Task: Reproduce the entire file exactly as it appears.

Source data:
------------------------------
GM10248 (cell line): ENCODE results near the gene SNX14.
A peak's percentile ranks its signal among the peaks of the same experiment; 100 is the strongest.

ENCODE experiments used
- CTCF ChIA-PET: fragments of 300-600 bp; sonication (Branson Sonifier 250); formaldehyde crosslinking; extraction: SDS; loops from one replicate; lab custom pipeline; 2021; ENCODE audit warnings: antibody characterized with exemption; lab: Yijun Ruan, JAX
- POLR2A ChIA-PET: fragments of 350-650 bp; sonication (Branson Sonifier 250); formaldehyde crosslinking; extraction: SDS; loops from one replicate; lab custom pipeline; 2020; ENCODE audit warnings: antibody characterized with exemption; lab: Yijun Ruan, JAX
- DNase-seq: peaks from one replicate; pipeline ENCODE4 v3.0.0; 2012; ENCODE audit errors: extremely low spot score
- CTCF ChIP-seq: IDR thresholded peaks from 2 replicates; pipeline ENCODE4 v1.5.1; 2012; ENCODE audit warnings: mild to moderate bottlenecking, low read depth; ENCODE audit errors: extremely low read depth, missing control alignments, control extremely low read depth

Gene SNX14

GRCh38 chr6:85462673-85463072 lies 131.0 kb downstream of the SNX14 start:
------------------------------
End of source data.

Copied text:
GM10248 (cell line): ENCODE results near the gene SNX14.
A peak's percentile ranks its signal among the peaks of the same experiment; 100 is the strongest.

ENCODE experiments used
- CTCF ChIA-PET: fragments of 300-600 bp; sonication (Branson Sonifier 250); formaldehyde crosslinking; extraction: SDS; loops from one replicate; lab custom pipeline; 2021; ENCODE audit warnings: antibody characterized with exemption; lab: Yijun Ruan, JAX
- POLR2A ChIA-PET: fragments of 350-650 bp; sonication (Branson Sonifier 250); formaldehyde crosslinking; extraction: SDS; loops from one replicate; lab custom pipeline; 2020; ENCODE audit warnings: antibody characterized with exemption; lab: Yijun Ruan, JAX
- DNase-seq: peaks from one replicate; pipeline ENCODE4 v3.0.0; 2012; ENCODE audit errors: extremely low spot score
- CTCF ChIP-seq: IDR thresholded peaks from 2 replicates; pipeline ENCODE4 v1.5.1; 2012; ENCODE audit warnings: mild to moderate bottlenecking, low read depth; ENCODE audit errors: extremely low read depth, missing control alignments, control extremely low read depth

Gene SNX14

GRCh38 chr6:85462673-85463072 lies 131.0 kb downstream of the SNX14 start: